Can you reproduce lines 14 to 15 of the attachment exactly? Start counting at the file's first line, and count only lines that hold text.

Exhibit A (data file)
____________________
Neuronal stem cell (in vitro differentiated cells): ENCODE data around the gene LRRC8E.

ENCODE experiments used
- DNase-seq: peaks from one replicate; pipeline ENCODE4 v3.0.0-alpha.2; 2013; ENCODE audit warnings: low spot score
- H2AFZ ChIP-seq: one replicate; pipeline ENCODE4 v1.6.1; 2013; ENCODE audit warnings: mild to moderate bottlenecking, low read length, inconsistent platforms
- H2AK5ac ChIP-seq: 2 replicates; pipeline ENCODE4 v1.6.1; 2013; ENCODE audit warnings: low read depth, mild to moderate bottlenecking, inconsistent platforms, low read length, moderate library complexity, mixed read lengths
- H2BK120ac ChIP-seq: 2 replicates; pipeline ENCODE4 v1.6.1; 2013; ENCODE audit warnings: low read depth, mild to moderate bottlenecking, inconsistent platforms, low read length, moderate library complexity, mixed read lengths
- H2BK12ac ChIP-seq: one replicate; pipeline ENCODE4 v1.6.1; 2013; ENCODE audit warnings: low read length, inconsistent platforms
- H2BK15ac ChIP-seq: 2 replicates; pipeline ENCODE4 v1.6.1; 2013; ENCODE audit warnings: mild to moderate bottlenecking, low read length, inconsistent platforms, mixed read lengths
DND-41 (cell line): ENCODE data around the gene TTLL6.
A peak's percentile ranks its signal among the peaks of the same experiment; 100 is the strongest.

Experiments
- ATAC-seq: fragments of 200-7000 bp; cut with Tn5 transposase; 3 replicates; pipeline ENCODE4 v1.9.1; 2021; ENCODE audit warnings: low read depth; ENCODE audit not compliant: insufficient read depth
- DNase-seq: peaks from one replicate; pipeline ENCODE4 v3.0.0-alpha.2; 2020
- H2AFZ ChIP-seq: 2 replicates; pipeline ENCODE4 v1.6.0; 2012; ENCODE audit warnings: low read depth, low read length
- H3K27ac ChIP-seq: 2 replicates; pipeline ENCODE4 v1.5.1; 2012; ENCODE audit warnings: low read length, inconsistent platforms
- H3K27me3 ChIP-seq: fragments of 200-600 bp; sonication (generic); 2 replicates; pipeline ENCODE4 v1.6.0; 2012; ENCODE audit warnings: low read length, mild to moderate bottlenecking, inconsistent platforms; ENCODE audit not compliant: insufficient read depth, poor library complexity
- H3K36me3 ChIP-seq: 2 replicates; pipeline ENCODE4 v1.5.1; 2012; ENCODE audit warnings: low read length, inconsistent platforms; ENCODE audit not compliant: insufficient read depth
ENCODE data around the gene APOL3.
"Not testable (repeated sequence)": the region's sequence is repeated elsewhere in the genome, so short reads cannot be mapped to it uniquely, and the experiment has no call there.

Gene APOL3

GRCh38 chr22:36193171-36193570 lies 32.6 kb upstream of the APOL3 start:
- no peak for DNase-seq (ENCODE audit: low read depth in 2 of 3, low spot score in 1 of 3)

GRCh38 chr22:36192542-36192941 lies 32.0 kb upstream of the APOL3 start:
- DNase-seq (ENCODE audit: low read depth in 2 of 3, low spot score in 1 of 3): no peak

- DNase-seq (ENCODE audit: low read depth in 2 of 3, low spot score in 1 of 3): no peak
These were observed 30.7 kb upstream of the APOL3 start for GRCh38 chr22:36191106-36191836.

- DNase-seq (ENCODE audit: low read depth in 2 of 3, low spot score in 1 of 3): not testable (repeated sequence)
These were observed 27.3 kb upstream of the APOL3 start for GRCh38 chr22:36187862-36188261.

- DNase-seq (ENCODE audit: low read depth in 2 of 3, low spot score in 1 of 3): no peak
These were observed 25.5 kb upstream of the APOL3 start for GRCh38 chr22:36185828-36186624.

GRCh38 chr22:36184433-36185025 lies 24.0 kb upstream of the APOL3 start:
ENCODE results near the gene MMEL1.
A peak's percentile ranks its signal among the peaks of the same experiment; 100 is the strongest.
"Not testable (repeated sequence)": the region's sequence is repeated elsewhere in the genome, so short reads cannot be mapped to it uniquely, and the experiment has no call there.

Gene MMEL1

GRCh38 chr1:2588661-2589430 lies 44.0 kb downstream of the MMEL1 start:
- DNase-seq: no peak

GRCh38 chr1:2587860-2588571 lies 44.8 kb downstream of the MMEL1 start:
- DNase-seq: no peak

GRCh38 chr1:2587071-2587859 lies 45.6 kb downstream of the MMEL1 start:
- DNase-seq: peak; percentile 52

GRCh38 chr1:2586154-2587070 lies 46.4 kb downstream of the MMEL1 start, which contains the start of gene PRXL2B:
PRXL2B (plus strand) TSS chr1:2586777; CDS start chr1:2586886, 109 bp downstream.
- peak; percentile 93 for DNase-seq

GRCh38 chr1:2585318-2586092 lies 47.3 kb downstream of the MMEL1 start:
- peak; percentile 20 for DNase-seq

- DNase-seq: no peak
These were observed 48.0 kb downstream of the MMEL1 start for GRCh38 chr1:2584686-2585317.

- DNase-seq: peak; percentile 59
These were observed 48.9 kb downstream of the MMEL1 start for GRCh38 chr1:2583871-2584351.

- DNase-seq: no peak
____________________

- H2AFZ ChIP-seq: 2 replicates; pipeline ENCODE4 v1.6.0; 2012; ENCODE audit warnings: low read depth, low read length
- H3K27ac ChIP-seq: 2 replicates; pipeline ENCODE4 v1.5.1; 2012; ENCODE audit warnings: low read length, inconsistent platforms